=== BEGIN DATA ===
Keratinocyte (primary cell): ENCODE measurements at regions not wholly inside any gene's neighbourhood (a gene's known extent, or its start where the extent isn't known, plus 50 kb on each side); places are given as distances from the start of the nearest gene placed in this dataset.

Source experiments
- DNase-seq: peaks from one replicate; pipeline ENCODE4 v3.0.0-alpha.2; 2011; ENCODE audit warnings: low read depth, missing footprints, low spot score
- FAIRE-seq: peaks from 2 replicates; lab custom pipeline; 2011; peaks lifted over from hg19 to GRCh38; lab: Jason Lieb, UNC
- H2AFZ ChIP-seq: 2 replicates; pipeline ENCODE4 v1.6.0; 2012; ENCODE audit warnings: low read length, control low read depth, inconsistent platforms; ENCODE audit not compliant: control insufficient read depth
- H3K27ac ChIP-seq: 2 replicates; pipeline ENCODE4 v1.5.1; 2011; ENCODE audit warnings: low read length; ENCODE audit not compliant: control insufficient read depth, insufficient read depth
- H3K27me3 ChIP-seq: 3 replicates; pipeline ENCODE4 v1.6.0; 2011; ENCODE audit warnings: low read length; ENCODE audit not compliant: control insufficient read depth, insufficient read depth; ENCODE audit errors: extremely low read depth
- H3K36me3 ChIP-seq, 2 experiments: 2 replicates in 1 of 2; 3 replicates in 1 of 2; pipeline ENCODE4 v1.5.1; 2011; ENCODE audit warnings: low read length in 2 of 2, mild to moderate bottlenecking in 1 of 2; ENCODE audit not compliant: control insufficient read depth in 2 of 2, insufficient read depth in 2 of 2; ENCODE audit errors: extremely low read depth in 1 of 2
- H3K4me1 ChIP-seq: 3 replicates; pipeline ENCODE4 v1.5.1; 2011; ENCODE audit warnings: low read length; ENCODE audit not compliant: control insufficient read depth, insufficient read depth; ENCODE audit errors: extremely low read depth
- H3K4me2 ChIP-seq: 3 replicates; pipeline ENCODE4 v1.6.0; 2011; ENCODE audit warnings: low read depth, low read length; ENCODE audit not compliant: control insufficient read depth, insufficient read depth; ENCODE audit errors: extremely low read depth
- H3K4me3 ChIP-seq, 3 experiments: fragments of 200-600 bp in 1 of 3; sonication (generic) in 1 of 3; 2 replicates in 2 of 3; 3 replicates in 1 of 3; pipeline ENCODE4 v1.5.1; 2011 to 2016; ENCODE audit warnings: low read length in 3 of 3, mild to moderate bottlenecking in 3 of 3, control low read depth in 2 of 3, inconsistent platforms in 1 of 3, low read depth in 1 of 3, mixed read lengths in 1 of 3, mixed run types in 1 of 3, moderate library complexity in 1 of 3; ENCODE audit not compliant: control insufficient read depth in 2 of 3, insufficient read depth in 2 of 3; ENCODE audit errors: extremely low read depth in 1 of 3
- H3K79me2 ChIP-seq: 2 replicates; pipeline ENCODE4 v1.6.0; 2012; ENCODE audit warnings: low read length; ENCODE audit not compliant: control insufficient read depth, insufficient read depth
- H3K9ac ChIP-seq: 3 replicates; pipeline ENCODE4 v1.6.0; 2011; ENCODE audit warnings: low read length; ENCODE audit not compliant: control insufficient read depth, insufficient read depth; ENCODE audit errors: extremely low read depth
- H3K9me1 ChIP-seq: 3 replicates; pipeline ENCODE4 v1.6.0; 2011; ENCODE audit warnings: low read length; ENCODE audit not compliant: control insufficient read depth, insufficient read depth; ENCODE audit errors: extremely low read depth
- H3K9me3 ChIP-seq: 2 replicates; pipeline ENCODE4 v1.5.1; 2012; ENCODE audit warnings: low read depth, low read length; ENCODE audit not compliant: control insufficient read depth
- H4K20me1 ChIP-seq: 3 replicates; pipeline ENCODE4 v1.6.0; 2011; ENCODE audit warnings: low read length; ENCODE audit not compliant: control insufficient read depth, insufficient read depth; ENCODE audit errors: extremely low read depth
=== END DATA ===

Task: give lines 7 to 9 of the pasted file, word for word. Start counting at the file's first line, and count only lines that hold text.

- H3K27me3 ChIP-seq: 3 replicates; pipeline ENCODE4 v1.6.0; 2011; ENCODE audit warnings: low read length; ENCODE audit not compliant: control insufficient read depth, insufficient read depth; ENCODE audit errors: extremely low read depth
- H3K36me3 ChIP-seq, 2 experiments: 2 replicates in 1 of 2; 3 replicates in 1 of 2; pipeline ENCODE4 v1.5.1; 2011; ENCODE audit warnings: low read length in 2 of 2, mild to moderate bottlenecking in 1 of 2; ENCODE audit not compliant: control insufficient read depth in 2 of 2, insufficient read depth in 2 of 2; ENCODE audit errors: extremely low read depth in 1 of 2
- H3K4me1 ChIP-seq: 3 replicates; pipeline ENCODE4 v1.5.1; 2011; ENCODE audit warnings: low read length; ENCODE audit not compliant: control insufficient read depth, insufficient read depth; ENCODE audit errors: extremely low read depth